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Bitcoin Cycles: 2021 vs 2013
History doesn’t repeat itself, it rhymes.
Previous Bitcoin market cycles have some commonality between them: reduction in supply via halving, no material change in how humans feel FOMO and fear, and the macro backdrop reinforces the reason why we need Bitcoin (we’re not going back to the gold standard or trying to fix the budget deficit).
During each bull run, Bitcoin has to overcome a series of mental thresholds, whether that be new or existing FUD, price levels (breaking through previous all-time high), or structural (exchange infrastructure in 2013 and 2017 had major issues.
The Price of Bitcoin
“A viral loop is a mechanism that drives continuous referrals for continuous growth.
It’s how you drive your existing customers to refer others to your brand, and in turn, get those new customers to tell even more people about you. This creates a lasting loop which can potentially lead to exponential viral growth.” - Referral Rock
Most of us heard about Bitcoin in 2013, 2017, when friends and family were talking about the rapid price increase. It’s through this viral loop that Bitcoin grows in adoption. The price is that signal to folks that Bitcoin is interesting, solves a problem for them, and that others are recognizing it as new money. If Bitcoin’s price had stayed at $100, $1,000, etc. none of us would be here. While there is volatility, we keep seeing higher lows that create a long term trend upwards.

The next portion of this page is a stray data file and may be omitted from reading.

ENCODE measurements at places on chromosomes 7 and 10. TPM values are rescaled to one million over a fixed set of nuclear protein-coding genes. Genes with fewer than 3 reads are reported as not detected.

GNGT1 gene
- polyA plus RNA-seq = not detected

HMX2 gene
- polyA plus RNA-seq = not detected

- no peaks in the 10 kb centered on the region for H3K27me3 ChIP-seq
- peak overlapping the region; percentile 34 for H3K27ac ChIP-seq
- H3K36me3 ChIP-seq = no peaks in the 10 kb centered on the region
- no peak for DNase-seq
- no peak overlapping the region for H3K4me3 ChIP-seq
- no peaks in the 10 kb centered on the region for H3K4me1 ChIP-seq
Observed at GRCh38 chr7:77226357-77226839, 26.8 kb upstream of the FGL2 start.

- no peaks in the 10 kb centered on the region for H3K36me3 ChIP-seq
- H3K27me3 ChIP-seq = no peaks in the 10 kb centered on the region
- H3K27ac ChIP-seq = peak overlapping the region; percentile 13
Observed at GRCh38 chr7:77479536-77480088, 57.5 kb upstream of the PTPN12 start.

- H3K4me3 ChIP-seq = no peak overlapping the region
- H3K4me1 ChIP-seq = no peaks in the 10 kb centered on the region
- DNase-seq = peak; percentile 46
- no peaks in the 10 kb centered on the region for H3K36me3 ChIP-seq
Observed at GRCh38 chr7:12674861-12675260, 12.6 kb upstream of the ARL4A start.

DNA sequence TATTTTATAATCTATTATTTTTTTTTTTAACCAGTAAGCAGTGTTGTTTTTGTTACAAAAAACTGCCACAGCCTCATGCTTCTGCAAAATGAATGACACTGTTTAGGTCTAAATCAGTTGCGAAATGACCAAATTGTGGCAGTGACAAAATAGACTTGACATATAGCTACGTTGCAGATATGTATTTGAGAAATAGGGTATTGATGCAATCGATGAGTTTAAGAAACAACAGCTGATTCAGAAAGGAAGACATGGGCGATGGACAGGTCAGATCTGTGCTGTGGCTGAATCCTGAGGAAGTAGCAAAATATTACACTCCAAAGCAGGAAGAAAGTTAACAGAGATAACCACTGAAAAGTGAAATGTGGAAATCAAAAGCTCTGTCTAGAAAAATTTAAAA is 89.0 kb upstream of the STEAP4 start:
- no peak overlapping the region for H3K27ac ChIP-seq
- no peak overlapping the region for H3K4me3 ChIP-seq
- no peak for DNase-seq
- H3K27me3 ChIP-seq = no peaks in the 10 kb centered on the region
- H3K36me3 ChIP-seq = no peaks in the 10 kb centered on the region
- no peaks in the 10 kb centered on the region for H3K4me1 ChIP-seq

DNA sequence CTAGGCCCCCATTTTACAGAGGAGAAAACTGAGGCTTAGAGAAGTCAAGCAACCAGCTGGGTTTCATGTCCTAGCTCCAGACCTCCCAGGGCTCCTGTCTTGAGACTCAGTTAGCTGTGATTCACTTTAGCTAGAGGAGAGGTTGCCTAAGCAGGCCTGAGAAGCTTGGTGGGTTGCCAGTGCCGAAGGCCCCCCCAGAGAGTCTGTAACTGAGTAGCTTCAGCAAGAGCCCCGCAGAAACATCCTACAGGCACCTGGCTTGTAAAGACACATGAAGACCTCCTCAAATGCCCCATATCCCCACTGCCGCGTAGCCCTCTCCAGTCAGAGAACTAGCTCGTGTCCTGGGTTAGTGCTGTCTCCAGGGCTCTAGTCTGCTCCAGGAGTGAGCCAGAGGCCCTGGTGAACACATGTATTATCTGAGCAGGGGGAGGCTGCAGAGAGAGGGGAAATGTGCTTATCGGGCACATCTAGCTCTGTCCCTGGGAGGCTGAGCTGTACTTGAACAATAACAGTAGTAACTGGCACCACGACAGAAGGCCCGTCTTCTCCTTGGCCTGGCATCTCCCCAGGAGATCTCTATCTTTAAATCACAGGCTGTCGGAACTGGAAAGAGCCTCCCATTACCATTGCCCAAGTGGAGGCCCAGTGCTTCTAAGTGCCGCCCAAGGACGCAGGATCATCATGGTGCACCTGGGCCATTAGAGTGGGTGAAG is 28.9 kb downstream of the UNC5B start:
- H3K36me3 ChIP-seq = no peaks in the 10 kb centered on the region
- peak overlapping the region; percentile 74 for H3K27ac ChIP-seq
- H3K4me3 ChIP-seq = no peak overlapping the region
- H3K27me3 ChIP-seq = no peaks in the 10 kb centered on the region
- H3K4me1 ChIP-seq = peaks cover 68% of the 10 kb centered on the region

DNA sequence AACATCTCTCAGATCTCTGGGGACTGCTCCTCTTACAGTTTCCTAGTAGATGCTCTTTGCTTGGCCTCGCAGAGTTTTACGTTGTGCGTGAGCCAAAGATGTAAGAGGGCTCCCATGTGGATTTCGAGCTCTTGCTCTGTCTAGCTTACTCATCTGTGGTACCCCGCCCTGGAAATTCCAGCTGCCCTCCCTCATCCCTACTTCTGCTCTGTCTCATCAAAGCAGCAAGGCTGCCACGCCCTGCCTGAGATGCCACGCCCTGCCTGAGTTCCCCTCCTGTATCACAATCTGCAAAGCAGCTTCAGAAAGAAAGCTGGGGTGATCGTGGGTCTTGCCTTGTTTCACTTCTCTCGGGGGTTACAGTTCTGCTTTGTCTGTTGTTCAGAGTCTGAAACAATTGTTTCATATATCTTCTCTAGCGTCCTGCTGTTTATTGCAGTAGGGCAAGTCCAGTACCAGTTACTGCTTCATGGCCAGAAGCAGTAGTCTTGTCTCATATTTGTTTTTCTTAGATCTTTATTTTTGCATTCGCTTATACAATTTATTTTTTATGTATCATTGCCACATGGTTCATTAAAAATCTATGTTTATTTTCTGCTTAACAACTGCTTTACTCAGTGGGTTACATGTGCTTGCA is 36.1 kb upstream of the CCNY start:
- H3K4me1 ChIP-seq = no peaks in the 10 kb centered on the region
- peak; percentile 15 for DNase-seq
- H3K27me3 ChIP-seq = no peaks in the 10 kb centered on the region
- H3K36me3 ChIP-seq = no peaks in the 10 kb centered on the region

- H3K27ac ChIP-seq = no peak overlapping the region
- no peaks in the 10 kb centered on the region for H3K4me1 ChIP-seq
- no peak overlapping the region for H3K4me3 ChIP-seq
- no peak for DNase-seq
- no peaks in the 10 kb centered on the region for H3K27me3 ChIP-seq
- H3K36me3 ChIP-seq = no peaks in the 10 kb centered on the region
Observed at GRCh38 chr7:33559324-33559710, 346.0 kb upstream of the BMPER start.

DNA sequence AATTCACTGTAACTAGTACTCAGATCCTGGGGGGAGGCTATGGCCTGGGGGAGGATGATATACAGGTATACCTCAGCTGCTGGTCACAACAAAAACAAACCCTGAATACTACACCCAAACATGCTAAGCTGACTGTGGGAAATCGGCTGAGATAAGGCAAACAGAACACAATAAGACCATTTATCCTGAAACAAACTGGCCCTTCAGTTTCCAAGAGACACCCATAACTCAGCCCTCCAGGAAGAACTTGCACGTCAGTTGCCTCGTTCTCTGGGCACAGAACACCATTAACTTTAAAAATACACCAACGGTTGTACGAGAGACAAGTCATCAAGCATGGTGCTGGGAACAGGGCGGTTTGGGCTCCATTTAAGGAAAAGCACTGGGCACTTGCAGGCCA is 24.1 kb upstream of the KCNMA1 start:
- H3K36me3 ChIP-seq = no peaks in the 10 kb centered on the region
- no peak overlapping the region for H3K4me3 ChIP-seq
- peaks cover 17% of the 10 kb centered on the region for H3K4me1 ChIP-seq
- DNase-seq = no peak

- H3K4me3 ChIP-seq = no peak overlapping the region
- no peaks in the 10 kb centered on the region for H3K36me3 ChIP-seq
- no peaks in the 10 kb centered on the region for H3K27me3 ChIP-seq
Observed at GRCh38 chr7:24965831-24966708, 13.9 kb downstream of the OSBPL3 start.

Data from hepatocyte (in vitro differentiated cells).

Satoshi built a viral loop into Bitcoin.
“As the number of users grows, the value per coin increases. It has the potential for a positive feedback loop; as users increase, the value goes up, which could attract more users to take advantage of the increasing value.” - Satoshi Nakamoto
Satoshi wrote this before Bitcoin was even worth $0.01. In the chart below, we have Bitcoin’s price, inflation rate (aka issuance of new coins), and halvings which are the dotted lines. As we can see, a bull run has occurred after each halving.
This price viral loop is the most key component of how Bitcoin grows.
In a previous newsletter titled “The Price of Bitcoin” I dive in deep as to how Bitcoin’s price is the singular function that enables Bitcoin to grow in user adoption, liquidity, funding, security, and core development.
2013 Bitcoin Cycle
This was the bull run that put Bitcoin on the map. Bitcoin went from obscurity to mainstream visibility for the first time. It started the year at $13, had a spike to $260, then retraced to ~$80 for nearly 6 months until the winter, when it surged again to ~$1,200.
What most OGs remember from that time was a feeling of impending doom that we might be arrested for what we were doing. Our purpose was to create new money that directly undermined the authority of the state!
Back then there were nearly no regulations, no arrests, no content, no easy-to-use products, etc. It was truly the wild west, and was insanely risky for a newbie. For example:
Coinbase sourced Bitcoin from Bitstamp. They were a brokerage at the time not an exchange. They only had $1M worth of volume in all of February 2013 (right before the bull run).
In April, payment processors BitInstant and MtGox experienced processing delays due to insufficient capacity resulting in the bitcoin exchange rate dropping from $266 to $76 before returning to $160 within six hours.